FROM THE POPE C O U NT Y C IRC U IT C O U R T [NO.
58CR-16-429] HONORABLE BILL PEARSON, JUDGE.
& Co., PLLC, by: Tim J. Cullen, for appellant.
Rutledge, Att'y Gen., by: Amanda Jegley, Ass't
Att'y Gen., for appellee.
D. VAUGHT, JUDGE.
Gray was convicted by a Pope County Circuit Court jury of
murder in the first degree. He was sentenced to forty
years' imprisonment plus a fifteen-year-imprisonment
enhancement because the jury also found that he employed a
firearm as a means of committing the murder. On appeal, Gray
argues that the Pope County Circuit Court abused its
discretion in refusing to include language in his
justification jury instruction that he was not required to
retreat from the curtilage of his dwelling. Because this
issue is not preserved for appeal, we affirm.
25, 2016, law-enforcement officers were called to Gray's
home located at 213 James Circle, in Russellville, Arkansas.
Upon arriving at the scene, officers found Rachel Michelle
Chisum dead in her locked and running vehicle located across
the street from Gray's home. Officers also found a knife
and a screwdriver in Chisum's vehicle. Officers found
Gray standing outside his home. When asked what happened,
Gray stated that Chisum "was busting up my car and I
shot her." An officer asked Gray where the firearm was,
and Gray pointed to a gun lying on his front patio. Officers
retrieved the firearm and arrested Gray. He was charged with
trial, testimony revealed that Gray and Chisum had been
romantically involved but had broken up. Evidence was
presented that prior to May 25, 2016, Gray had called the
police to his home on two occasions regarding Chisum's
harassing behavior. The first occasion was on December 8,
2015, when Gray called the police reporting that Chisum had
been knocking on the window of his home, she was parked
behind his car blocking him in, and she would not leave.
Officers were called to Gray's home a second time on May
24, 2016, the day before the shooting. On this occasion,
Chisum had been driving by Gray's home threatening him,
and she used an object to beat Gray's vehicle.
25, 2016, Gray testified that he was asleep on the couch when
he awoke to Chisum coming toward him with a knife and a
screwdriver attempting to stab him in the neck. He said that
he grabbed her wrists and kicked her off him. According to
Gray, Chisum ran out the front door and into Gray's
vehicle to retrieve his gun. Gray testified that he grabbed
Chisum by the waist, pulled her out of the car, grabbed the
gun, and placed it in his waistband. Gray stated that Chisum
ran to her car, "thr[ew] it in reverse and whip[ped] it
and clip[ped] me" with the front end, knocking him to
the ground and causing the gun to fall out of his waistband.
He said that Chisum revved her car in neutral, and he thought
she was going to run over him, so he "got up
shooting." He said that she "whipped" her car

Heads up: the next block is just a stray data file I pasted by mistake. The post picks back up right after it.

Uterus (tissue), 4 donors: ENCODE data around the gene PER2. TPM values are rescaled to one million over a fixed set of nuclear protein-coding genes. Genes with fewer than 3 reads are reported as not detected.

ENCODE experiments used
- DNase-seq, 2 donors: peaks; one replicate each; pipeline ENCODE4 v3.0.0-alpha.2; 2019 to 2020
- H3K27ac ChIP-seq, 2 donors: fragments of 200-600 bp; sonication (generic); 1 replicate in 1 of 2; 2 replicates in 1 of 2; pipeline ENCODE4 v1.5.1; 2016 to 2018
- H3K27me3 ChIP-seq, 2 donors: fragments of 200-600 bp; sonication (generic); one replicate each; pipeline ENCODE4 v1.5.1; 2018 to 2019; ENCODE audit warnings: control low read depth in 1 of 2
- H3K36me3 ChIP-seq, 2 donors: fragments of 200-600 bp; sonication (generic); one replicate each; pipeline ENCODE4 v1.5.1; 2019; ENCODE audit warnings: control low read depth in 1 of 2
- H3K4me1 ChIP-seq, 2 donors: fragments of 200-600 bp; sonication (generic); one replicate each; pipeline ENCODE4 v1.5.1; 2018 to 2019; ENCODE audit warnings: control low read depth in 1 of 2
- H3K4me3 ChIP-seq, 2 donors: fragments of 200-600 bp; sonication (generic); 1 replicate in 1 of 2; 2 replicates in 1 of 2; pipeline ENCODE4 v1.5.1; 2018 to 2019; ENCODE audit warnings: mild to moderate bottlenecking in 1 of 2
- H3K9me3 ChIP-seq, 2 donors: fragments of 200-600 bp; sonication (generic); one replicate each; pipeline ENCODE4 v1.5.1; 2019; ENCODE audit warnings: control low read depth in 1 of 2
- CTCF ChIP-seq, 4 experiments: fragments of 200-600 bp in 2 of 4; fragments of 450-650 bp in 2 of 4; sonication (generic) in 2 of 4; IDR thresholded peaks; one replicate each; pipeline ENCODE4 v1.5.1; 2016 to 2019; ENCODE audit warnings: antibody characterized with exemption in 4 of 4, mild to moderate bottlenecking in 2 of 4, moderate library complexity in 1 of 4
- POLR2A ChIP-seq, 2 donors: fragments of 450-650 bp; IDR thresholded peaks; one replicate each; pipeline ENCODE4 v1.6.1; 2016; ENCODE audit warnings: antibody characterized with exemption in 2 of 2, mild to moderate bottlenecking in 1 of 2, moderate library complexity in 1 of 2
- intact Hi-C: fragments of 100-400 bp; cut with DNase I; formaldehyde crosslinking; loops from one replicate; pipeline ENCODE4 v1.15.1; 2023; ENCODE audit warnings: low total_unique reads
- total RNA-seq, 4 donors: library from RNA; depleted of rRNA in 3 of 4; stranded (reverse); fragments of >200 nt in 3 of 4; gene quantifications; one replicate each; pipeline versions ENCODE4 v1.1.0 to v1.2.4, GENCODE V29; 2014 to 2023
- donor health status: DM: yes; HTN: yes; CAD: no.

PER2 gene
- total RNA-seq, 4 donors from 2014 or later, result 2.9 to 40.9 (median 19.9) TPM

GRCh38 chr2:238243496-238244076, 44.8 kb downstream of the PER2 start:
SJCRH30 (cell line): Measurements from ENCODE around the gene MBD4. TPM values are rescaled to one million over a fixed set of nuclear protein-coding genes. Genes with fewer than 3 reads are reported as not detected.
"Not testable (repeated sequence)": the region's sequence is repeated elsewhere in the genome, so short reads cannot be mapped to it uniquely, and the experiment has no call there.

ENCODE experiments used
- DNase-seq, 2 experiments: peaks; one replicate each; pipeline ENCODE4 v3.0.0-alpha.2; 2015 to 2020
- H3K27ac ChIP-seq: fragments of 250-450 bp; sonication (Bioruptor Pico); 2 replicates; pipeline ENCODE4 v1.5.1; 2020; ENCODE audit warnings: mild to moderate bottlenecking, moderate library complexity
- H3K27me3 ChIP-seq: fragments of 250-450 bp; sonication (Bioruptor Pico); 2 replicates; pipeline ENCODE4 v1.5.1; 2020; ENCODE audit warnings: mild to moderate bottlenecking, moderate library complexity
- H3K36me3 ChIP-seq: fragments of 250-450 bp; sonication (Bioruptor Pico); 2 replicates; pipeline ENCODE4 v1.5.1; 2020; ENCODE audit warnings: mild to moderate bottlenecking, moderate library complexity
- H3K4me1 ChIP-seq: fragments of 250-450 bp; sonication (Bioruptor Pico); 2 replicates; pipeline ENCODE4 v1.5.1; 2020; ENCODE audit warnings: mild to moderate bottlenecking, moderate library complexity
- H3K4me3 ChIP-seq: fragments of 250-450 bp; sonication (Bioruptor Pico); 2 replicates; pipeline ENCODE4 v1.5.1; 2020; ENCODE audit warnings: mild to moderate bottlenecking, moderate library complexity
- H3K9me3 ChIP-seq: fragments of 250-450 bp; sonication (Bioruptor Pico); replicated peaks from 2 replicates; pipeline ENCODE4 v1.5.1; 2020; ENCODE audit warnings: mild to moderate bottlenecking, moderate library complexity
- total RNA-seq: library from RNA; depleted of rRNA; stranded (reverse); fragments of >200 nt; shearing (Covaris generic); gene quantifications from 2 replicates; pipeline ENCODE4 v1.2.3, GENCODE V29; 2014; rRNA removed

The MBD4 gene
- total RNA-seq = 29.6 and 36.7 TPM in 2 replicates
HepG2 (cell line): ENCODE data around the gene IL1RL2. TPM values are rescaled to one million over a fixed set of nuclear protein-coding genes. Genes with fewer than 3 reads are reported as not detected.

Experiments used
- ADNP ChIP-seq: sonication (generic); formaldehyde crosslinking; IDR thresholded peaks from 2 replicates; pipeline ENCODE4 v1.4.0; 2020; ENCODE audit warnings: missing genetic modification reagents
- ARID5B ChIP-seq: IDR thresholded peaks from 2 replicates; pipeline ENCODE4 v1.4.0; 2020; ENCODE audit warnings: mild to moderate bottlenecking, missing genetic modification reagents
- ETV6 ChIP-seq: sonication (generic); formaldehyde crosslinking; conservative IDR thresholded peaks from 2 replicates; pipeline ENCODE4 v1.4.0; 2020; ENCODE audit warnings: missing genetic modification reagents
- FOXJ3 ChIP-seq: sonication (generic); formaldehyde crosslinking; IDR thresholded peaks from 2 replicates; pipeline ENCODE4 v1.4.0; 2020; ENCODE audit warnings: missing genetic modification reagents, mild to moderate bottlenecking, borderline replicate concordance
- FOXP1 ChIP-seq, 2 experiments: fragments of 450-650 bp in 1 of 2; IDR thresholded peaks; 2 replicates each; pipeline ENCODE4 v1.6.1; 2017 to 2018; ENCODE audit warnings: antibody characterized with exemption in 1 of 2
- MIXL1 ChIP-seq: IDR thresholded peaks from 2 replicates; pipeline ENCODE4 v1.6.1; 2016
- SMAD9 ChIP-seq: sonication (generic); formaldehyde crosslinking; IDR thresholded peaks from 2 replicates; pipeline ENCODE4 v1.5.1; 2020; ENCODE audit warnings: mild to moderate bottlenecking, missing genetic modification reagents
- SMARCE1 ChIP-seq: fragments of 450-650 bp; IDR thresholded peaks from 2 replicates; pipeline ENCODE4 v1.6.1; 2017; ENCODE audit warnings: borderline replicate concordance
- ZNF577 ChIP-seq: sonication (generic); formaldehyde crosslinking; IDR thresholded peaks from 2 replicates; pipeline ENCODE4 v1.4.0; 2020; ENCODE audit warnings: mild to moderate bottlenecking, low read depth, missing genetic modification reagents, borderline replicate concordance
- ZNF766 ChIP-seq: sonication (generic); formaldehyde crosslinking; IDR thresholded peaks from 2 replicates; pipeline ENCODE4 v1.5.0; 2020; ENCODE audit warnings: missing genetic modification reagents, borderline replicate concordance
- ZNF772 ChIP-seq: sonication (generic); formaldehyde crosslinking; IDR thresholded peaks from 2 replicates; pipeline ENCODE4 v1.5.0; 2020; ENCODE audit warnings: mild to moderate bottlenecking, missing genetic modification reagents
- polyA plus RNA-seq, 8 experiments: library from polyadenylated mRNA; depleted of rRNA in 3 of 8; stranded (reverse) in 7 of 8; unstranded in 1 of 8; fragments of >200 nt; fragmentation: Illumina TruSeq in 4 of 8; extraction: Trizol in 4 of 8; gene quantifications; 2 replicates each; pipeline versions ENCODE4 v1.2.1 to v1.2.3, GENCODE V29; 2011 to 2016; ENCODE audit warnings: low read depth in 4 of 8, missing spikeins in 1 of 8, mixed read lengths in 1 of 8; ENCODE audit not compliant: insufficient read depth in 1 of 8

around and then it rolled away, eventually stopping when it
struck a wire fence across the street.
Joe Paterak of the Russellville Police Department testified
that he found one bullet hole above the passenger-side door
handle and two bullet holes in the driver's side window
of Chisum's vehicle. Lieutenant Glenn Daniel of the
Russellville Police Department stated that he discovered two
bullet holes in the windshield of Chisum's vehicle.
Russellville Police Department Detective Quinn Jones
testified, and photographs confirmed, that four spent shell
casings and one live round were found in the parking lot,
sidewalk, and grass near Gray's neighbor's home at
211 James Circle. An associate medical examiner testified
that Chisum died from a bullet that entered and exited her
left arm, entered her chest cavity, and traveled through her
lungs and heart.
conclusion of the evidence, the jury found Gray guilty of
first-degree murder. Gray's sole point on appeal is that
the circuit court abused its discretion in refusing to
instruct the jury that he had no duty to retreat from the
curtilage of his dwelling. We cannot reach the merits of his
argument because it is not preserved for appeal.
trial, after both parties rested, the circuit court stated:
Before we get our jury in here, I want to announce that I
have read this Moody [v. State, 2014
Ark.App. 538, 44 S.W.3d 389] case and I do agree with the
State. I'm going to submit the instruction on
justification with the language that just, well, it
eliminates the curtilage. Now we still define curtilage, what
it is in the definition parts of it, but so I'm clear . .
. basically it will read, "A person is not justified in
using deadly force if he knows that the use of deadly force
can be avoided with complete safety by retreating."
I mean, you decide these, based on that case, you decide it
on the facts of each case. This incident, homicide took place
out in the parking lot of an apartment duplex-type of
facility. It was a common area and by analogy, fourth
amendment jurisprudence, there's no expectation of
privacy. It's common to everyone - - the ...